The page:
News your connection to The Boston Globe

Virus may cause bee colonies to collapse

Scientists Thursday identified a virus as one of the probable causes of the recent wave of honeybee colony collapses across the country.

The study, co-authored by researchers at Penn State University, Columbia University, the US Department of Agriculture, and several other institutions, suggests that the Israeli acute paralysis virus helps trigger the mysterious condition known as colony collapse disorder, which destroyed 23 percent of US beehives last winter. The paper was published Friday in the journal Science.

Beekeepers, scientists, and public officials have been searching for the cause of the disorder, which surfaced in 2004 and was formally recognized last year. Unlike other diseases that strike hives, the collapse disorder leaves a colony without most of its worker bees despite the presence of plentiful food, a queen, and other adult bees. It has devastated an industry that produces honey and pollinates lucrative crops such as almonds, oranges, and apples.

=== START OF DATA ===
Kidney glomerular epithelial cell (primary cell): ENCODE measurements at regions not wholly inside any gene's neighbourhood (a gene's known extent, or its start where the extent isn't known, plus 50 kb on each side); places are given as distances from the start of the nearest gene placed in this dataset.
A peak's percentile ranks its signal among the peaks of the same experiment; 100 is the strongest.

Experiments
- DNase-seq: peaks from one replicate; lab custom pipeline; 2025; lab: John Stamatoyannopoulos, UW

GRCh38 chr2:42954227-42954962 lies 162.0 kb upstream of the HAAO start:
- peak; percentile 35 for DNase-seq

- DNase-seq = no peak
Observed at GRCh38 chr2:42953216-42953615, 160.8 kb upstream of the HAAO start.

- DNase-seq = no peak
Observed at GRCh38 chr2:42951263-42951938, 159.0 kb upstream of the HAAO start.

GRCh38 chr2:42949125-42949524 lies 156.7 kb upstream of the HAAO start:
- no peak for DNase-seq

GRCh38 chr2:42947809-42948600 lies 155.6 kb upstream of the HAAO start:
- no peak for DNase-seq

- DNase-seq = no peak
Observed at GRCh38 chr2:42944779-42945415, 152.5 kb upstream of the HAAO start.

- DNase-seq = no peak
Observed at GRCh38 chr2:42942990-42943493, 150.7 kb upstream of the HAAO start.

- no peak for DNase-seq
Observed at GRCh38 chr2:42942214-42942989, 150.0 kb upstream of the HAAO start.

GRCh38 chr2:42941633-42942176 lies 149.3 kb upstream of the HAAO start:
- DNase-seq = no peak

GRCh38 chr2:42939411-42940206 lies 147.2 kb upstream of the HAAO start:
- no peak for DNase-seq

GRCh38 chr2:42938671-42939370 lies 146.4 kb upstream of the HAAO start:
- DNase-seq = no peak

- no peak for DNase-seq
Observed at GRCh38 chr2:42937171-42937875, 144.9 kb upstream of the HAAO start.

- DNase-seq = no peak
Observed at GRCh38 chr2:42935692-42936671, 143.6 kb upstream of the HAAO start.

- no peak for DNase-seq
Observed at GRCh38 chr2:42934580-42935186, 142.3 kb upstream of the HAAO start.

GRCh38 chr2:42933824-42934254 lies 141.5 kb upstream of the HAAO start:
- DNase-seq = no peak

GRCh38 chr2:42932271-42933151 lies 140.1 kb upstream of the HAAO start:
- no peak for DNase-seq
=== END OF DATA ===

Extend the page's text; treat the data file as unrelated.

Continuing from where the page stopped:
The team of scientists who authored the paper emphasized that they have begun to unlock the puzzle but have yet to determine exactly what causes a colony's abrupt decline.

More from